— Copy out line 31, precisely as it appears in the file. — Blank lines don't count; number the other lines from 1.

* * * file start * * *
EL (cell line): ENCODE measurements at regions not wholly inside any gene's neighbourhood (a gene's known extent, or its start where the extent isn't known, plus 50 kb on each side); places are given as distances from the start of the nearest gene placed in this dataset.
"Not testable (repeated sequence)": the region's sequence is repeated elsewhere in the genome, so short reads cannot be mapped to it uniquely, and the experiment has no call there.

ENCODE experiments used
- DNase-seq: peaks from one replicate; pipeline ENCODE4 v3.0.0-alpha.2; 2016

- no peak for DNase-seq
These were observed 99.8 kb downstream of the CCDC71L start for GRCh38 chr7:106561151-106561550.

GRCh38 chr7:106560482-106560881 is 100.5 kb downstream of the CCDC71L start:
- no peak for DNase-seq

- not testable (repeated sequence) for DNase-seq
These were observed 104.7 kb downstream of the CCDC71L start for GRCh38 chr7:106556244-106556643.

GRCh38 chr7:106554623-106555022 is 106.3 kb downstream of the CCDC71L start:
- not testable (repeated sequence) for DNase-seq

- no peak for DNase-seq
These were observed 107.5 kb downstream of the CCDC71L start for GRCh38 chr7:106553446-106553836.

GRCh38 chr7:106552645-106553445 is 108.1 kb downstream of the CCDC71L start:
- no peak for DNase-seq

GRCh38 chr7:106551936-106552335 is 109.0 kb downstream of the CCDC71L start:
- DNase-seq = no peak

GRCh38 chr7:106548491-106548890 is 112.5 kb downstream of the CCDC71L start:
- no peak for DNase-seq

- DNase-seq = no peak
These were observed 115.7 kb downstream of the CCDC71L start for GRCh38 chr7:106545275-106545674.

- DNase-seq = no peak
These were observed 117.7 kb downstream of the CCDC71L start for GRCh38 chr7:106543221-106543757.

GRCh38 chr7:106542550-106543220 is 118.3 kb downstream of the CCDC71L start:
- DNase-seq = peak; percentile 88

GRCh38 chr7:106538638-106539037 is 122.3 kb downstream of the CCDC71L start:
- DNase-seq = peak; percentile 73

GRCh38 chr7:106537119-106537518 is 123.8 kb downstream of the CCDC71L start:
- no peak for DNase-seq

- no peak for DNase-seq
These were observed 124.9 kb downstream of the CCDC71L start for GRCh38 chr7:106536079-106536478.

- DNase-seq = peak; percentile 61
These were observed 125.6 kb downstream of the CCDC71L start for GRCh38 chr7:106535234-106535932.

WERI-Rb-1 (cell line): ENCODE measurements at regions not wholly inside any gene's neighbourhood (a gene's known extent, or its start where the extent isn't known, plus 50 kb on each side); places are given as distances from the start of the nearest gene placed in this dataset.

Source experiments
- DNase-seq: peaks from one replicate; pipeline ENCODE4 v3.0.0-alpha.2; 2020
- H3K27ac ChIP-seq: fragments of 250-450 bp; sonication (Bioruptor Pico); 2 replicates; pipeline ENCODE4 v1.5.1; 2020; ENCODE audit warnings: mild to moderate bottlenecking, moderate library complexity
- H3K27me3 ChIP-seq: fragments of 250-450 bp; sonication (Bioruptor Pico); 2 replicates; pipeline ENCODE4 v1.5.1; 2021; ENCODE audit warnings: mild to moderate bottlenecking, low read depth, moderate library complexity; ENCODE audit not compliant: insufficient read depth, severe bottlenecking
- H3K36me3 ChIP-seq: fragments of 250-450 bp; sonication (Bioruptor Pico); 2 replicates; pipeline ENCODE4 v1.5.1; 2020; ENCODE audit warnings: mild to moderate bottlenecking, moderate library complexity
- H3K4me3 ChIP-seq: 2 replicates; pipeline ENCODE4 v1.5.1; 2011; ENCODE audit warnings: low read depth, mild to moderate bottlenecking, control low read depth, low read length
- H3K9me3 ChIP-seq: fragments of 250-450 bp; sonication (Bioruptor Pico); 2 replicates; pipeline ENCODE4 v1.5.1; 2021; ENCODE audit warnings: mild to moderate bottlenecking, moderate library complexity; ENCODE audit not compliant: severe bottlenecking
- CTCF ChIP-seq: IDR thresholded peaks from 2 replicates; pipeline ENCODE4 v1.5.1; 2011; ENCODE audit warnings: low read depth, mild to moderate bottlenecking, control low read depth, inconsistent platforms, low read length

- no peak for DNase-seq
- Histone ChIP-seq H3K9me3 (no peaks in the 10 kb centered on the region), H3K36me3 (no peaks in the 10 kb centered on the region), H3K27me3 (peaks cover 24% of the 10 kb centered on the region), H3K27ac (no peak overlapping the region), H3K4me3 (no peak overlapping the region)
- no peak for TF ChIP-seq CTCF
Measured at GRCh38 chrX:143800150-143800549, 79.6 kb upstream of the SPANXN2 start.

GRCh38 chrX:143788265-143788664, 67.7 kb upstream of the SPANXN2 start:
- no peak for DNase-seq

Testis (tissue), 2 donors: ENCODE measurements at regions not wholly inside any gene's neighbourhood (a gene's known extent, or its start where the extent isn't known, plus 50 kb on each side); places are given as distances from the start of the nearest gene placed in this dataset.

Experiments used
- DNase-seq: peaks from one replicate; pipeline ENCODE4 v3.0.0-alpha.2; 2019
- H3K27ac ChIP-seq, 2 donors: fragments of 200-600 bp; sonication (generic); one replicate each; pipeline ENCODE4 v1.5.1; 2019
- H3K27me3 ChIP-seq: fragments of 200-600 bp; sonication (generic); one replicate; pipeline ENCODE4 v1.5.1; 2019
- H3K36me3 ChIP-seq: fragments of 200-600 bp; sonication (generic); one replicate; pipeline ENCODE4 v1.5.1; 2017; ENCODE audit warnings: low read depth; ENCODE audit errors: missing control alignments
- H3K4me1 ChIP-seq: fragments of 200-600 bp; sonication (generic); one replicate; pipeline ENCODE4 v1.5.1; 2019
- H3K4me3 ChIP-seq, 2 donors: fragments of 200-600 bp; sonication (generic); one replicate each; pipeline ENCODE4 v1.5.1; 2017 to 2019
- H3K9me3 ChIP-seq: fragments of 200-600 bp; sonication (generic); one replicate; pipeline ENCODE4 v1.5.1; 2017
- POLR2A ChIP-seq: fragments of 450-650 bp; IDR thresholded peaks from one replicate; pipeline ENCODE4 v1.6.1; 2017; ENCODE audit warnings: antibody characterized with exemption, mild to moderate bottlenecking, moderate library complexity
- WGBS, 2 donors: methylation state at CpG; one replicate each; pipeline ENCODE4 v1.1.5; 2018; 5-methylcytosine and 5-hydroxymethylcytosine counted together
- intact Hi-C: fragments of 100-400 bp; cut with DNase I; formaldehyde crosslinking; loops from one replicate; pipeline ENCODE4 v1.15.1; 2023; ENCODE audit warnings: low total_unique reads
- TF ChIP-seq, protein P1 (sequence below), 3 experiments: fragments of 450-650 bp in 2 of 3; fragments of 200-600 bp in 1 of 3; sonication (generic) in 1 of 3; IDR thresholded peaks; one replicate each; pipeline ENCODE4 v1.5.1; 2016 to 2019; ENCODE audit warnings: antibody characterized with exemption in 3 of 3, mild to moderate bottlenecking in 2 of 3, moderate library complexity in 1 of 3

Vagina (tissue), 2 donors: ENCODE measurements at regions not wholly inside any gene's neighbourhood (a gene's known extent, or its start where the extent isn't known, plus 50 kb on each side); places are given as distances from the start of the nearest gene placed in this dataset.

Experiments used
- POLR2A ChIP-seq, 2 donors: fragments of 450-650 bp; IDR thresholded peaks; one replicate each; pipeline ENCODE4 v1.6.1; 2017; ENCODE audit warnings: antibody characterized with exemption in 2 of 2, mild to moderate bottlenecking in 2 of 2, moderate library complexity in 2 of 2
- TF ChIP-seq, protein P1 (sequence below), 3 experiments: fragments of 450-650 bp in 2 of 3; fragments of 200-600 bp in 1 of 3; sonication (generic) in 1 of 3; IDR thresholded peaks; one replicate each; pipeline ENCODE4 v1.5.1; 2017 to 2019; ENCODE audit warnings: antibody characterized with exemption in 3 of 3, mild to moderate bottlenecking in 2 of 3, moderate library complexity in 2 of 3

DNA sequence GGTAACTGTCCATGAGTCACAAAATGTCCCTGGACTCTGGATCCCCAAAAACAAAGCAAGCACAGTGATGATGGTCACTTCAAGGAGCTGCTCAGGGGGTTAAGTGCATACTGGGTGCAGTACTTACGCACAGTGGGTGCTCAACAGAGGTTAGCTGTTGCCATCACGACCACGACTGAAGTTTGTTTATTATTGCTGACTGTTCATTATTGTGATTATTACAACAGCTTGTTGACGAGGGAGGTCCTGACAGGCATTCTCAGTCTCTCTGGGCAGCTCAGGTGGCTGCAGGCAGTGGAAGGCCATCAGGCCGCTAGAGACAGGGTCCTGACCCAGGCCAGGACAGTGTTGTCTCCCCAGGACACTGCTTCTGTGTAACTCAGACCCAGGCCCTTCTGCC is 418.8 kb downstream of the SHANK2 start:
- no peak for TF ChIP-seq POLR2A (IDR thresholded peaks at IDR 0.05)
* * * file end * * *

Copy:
- no peak for DNase-seq